Pablo Martinez Monsivais, Associated Press
CHICAGO — President Barack Obama said Thursday that the 2012 presidential campaign will be about how to solve the country's fiscal challenges without doing harm to "the America we believe in."
Even while claiming he was avoiding partisan potshots, the president sought to reanimate supporters who swept him into the White House in 2008 on promises of change, including liberals disappointed at his compromises with the GOP.
Speaking at his first fundraiser since formally declaring his candidacy for re-election last week, the president accused Republicans of offering slash-and-burn budget proposals that say "we can't afford to be compassionate."
"If we're progressive we've got to care about the deficit just as much as the other side does," Obama told a high-dollar fundraiser in his hometown. "But how we get there is important, and you've got right now one side that I believe is entirely sincere that says we no longer can afford to do big things in this country."
The president, restarting his formidable fundraising machine, spoke a day after laying down the terms of the campaign debate in an economic speech in which he accused Republicans of embracing a "deeply pessimistic" view of America.
"The speech I gave yesterday was not a partisan shot at the other side. It was an attempt to clarify the choice that we have as a country right now," he told donors gathered at Nine restaurant, the first of three fundraisers he was holding Thursday night.
Obama said he agreed with the need to rein in spending and trim crushing deficits, but argued that Republicans would do so while slashing areas like education, energy and transportation that he said must be preserved to ensure American competitiveness.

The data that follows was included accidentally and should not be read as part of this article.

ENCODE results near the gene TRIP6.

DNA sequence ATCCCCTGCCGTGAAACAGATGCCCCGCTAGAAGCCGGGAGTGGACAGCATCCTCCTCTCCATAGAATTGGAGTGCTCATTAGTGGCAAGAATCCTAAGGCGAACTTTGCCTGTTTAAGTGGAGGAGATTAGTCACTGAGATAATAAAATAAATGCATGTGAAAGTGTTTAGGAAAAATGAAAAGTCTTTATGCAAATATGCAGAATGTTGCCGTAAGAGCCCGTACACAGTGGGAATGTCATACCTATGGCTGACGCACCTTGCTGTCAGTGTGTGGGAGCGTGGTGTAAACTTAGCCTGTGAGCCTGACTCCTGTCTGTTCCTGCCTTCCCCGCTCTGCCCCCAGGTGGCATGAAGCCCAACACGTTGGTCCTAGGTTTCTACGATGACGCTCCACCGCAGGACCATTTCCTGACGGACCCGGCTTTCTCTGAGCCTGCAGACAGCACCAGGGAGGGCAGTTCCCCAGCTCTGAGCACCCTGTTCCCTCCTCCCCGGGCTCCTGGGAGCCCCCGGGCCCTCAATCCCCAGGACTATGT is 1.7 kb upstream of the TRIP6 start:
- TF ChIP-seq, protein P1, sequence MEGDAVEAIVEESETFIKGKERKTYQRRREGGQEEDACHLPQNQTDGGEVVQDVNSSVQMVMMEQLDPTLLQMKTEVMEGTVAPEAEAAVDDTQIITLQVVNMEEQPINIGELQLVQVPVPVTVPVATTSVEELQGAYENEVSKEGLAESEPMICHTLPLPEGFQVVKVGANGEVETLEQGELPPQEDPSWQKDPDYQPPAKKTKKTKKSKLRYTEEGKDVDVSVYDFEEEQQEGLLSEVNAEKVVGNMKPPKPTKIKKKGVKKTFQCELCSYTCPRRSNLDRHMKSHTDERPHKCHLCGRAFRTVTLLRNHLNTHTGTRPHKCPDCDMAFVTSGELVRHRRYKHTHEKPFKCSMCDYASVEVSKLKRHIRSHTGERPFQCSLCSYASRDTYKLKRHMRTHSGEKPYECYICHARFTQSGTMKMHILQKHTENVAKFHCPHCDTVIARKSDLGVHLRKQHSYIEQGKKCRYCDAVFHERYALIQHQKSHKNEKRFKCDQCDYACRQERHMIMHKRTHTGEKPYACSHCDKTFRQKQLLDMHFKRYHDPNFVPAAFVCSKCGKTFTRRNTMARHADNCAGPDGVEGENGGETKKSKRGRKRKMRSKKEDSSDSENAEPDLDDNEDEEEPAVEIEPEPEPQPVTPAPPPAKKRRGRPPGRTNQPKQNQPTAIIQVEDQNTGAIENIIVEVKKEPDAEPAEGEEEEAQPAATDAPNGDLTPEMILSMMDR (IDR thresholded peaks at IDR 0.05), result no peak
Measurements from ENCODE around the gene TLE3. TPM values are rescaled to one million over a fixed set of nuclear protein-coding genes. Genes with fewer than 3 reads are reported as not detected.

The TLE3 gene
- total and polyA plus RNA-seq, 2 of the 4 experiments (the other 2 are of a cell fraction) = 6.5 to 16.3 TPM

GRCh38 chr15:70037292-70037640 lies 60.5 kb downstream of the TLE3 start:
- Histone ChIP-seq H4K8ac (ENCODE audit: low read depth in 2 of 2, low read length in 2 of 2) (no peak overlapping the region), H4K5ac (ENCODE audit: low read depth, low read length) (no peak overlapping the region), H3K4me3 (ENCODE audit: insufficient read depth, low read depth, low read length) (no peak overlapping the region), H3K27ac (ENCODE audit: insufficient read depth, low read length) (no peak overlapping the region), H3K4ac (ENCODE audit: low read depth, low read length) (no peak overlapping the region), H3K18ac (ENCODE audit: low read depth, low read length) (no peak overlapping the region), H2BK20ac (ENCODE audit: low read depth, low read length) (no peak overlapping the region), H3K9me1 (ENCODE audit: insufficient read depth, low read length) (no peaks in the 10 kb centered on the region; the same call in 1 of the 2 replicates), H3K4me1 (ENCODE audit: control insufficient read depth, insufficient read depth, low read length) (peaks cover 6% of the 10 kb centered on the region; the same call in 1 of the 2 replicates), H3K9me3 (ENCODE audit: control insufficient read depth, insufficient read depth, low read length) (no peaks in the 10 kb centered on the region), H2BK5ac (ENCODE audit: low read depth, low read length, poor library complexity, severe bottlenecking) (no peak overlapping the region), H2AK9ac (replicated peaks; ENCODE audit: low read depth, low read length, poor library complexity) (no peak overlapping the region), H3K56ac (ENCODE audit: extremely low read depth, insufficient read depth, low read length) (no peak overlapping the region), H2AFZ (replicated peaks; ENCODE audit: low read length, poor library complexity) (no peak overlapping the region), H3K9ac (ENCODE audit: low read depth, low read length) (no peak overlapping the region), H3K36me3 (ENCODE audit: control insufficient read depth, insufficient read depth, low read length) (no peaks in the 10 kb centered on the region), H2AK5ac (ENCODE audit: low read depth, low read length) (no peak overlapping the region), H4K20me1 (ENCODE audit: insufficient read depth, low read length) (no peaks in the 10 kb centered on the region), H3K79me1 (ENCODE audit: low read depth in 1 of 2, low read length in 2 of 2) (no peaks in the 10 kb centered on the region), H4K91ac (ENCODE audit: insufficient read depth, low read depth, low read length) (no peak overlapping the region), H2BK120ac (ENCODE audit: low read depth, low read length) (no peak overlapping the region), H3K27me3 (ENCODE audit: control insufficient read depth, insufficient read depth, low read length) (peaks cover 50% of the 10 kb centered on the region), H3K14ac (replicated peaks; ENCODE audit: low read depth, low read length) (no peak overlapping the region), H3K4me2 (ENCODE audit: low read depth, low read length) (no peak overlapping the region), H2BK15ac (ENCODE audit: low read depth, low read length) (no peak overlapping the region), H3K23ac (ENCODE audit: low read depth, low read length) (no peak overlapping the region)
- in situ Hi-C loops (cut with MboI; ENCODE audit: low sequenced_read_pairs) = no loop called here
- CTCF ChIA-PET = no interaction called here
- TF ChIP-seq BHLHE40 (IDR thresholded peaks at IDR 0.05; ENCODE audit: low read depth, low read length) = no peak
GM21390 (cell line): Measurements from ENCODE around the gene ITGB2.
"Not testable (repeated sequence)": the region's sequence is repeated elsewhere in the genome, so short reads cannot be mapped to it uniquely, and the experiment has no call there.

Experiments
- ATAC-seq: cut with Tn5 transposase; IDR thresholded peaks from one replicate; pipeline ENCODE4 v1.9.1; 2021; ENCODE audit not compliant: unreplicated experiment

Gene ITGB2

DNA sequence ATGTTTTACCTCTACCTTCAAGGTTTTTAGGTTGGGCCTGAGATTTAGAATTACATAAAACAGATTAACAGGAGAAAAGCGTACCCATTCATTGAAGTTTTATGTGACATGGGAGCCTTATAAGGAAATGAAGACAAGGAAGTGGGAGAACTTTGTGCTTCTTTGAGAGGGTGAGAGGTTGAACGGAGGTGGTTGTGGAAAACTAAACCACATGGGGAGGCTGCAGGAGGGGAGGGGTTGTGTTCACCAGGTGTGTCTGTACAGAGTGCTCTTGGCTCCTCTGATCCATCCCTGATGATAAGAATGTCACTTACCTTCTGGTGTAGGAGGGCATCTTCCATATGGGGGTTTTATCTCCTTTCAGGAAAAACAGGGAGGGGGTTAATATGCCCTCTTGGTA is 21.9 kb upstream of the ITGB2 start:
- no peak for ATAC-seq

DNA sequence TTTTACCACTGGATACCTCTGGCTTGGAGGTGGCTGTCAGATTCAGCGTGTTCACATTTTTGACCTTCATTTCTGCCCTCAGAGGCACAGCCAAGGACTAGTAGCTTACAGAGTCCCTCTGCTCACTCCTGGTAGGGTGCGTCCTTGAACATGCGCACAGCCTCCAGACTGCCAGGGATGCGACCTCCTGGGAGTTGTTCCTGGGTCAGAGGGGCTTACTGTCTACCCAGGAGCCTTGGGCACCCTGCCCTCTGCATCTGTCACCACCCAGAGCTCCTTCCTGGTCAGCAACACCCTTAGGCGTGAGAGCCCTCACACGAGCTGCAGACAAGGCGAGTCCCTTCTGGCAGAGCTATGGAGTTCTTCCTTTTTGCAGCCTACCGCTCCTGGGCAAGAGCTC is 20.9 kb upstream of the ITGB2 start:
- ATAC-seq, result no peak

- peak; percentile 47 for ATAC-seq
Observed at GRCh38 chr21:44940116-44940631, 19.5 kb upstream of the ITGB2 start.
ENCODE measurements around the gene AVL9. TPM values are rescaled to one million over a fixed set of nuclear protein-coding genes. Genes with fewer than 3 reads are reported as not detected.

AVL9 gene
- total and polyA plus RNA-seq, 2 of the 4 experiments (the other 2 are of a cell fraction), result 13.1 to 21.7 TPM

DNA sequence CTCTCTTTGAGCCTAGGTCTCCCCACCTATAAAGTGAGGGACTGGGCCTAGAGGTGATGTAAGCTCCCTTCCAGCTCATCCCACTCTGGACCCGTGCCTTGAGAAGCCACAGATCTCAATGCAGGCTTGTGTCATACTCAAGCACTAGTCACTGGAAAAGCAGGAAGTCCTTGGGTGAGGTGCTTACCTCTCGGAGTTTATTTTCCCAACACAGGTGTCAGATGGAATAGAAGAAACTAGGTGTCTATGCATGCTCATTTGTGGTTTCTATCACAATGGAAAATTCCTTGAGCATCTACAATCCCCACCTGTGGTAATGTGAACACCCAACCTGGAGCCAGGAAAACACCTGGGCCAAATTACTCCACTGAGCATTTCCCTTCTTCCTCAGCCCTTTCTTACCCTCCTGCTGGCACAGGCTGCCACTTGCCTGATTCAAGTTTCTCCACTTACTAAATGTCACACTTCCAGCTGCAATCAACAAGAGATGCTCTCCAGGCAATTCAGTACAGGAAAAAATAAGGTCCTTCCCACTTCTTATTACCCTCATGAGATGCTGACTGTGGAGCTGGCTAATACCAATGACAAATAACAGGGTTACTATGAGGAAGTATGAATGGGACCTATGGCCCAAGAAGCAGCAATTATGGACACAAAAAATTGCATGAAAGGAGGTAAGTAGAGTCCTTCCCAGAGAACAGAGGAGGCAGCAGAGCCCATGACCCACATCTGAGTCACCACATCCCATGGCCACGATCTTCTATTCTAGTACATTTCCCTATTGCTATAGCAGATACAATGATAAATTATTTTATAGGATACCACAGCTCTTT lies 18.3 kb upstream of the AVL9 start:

Republicans pounced on Obama for turning to raising money after delivering what they described as overly partisan broadsides in Wednesday's economic speech even as a critical debate over raising the debt limit loomed. "Campaigner-in-chief kicks of fundraising circuit," read a release from the Republican National Committee.
The president seemed likely to sustain his argument of Democratic investment versus ruinous Republican cuts as he participated in a series fundraisers that will take him to San Francisco and Los Angeles next week, New York the week after, and elsewhere.
In an interview with ABC News on Thursday, Obama laid out his case for re-election.
"In addition to managing big crises, we've still been able to move a vision of the country forward that is going to give greater opportunity for more people than ever before," he said. "And, of course, the job's not done."
Obama raised $750 million in 2008 and could top $1 billion this time around, though he himself acknowledges a need to re-energize the grassroots supporters and small donors who helped sweep him into the White House. One of Thursday's events, at Chicago's Navy Pier, priced tickets starting at $100 and was aimed at younger supporters. Some 2,000 backers were expected, and Chicago sports stars, including Bulls point guard Derrick Rose, were to attend.
Obama also was expected to speak to about 225 people in all at Nine and another restaurant, MK, with tickets as high as $35,800. All told the events should raise $2 million or more for Obama's campaign and the Democratic National Committee.
Obama's fundraising push comes as the Republican field begins to take shape, with former Massachusetts Gov. Mitt Romney and former Pennsylvania Sen. Rick Santorum announcing exploratory committees this week.
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